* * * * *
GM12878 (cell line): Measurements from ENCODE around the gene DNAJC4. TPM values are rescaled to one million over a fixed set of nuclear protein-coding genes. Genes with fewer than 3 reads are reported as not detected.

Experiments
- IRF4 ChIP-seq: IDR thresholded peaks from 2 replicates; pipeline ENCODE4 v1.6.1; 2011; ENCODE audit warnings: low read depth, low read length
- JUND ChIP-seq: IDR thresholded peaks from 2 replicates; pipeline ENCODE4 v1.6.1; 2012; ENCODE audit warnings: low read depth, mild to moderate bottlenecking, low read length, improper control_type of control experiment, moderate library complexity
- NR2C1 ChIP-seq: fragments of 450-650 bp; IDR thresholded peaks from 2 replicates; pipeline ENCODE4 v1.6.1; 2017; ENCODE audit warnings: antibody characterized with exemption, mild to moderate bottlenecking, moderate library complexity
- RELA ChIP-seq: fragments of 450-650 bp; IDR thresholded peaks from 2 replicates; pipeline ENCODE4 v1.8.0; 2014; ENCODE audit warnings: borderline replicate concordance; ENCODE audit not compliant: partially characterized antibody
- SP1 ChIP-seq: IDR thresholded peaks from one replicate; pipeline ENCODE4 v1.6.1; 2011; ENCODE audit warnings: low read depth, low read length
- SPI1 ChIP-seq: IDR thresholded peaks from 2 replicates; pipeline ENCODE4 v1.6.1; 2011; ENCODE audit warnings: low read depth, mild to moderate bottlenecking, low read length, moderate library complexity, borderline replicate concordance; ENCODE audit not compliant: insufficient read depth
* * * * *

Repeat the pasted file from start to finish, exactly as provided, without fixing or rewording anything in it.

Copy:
GM12878 (cell line): Measurements from ENCODE around the gene DNAJC4. TPM values are rescaled to one million over a fixed set of nuclear protein-coding genes. Genes with fewer than 3 reads are reported as not detected.

Experiments
- IRF4 ChIP-seq: IDR thresholded peaks from 2 replicates; pipeline ENCODE4 v1.6.1; 2011; ENCODE audit warnings: low read depth, low read length
- JUND ChIP-seq: IDR thresholded peaks from 2 replicates; pipeline ENCODE4 v1.6.1; 2012; ENCODE audit warnings: low read depth, mild to moderate bottlenecking, low read length, improper control_type of control experiment, moderate library complexity
- NR2C1 ChIP-seq: fragments of 450-650 bp; IDR thresholded peaks from 2 replicates; pipeline ENCODE4 v1.6.1; 2017; ENCODE audit warnings: antibody characterized with exemption, mild to moderate bottlenecking, moderate library complexity
- RELA ChIP-seq: fragments of 450-650 bp; IDR thresholded peaks from 2 replicates; pipeline ENCODE4 v1.8.0; 2014; ENCODE audit warnings: borderline replicate concordance; ENCODE audit not compliant: partially characterized antibody
- SP1 ChIP-seq: IDR thresholded peaks from one replicate; pipeline ENCODE4 v1.6.1; 2011; ENCODE audit warnings: low read depth, low read length
- SPI1 ChIP-seq: IDR thresholded peaks from 2 replicates; pipeline ENCODE4 v1.6.1; 2011; ENCODE audit warnings: low read depth, mild to moderate bottlenecking, low read length, moderate library complexity, borderline replicate concordance; ENCODE audit not compliant: insufficient read depth